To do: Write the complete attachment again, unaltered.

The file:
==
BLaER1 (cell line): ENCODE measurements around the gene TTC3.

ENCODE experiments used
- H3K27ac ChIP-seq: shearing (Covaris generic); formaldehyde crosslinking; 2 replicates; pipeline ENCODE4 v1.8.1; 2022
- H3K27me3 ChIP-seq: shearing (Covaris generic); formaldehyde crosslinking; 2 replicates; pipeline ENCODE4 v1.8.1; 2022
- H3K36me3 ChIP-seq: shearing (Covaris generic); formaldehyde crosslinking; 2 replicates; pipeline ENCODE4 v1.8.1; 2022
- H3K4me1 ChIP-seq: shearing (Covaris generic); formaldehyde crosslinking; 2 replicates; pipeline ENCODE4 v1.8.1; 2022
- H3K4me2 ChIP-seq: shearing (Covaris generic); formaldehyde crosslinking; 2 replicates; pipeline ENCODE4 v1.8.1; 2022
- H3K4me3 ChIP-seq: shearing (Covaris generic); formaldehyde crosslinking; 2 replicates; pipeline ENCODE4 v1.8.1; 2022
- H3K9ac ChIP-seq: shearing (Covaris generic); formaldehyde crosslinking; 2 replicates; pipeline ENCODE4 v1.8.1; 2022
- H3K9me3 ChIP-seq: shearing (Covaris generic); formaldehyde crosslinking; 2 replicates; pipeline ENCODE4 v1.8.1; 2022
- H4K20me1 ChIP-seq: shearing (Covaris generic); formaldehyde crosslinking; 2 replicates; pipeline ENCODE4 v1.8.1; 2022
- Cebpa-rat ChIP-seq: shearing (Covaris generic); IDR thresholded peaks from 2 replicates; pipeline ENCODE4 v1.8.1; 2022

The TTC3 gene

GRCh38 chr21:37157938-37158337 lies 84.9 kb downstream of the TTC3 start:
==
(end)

BLaER1 (cell line): ENCODE measurements around the gene TTC3.

ENCODE experiments used
- H3K27ac ChIP-seq: shearing (Covaris generic); formaldehyde crosslinking; 2 replicates; pipeline ENCODE4 v1.8.1; 2022
- H3K27me3 ChIP-seq: shearing (Covaris generic); formaldehyde crosslinking; 2 replicates; pipeline ENCODE4 v1.8.1; 2022
- H3K36me3 ChIP-seq: shearing (Covaris generic); formaldehyde crosslinking; 2 replicates; pipeline ENCODE4 v1.8.1; 2022
- H3K4me1 ChIP-seq: shearing (Covaris generic); formaldehyde crosslinking; 2 replicates; pipeline ENCODE4 v1.8.1; 2022
- H3K4me2 ChIP-seq: shearing (Covaris generic); formaldehyde crosslinking; 2 replicates; pipeline ENCODE4 v1.8.1; 2022
- H3K4me3 ChIP-seq: shearing (Covaris generic); formaldehyde crosslinking; 2 replicates; pipeline ENCODE4 v1.8.1; 2022
- H3K9ac ChIP-seq: shearing (Covaris generic); formaldehyde crosslinking; 2 replicates; pipeline ENCODE4 v1.8.1; 2022
- H3K9me3 ChIP-seq: shearing (Covaris generic); formaldehyde crosslinking; 2 replicates; pipeline ENCODE4 v1.8.1; 2022
- H4K20me1 ChIP-seq: shearing (Covaris generic); formaldehyde crosslinking; 2 replicates; pipeline ENCODE4 v1.8.1; 2022
- Cebpa-rat ChIP-seq: shearing (Covaris generic); IDR thresholded peaks from 2 replicates; pipeline ENCODE4 v1.8.1; 2022

The TTC3 gene

GRCh38 chr21:37157938-37158337 lies 84.9 kb downstream of the TTC3 start: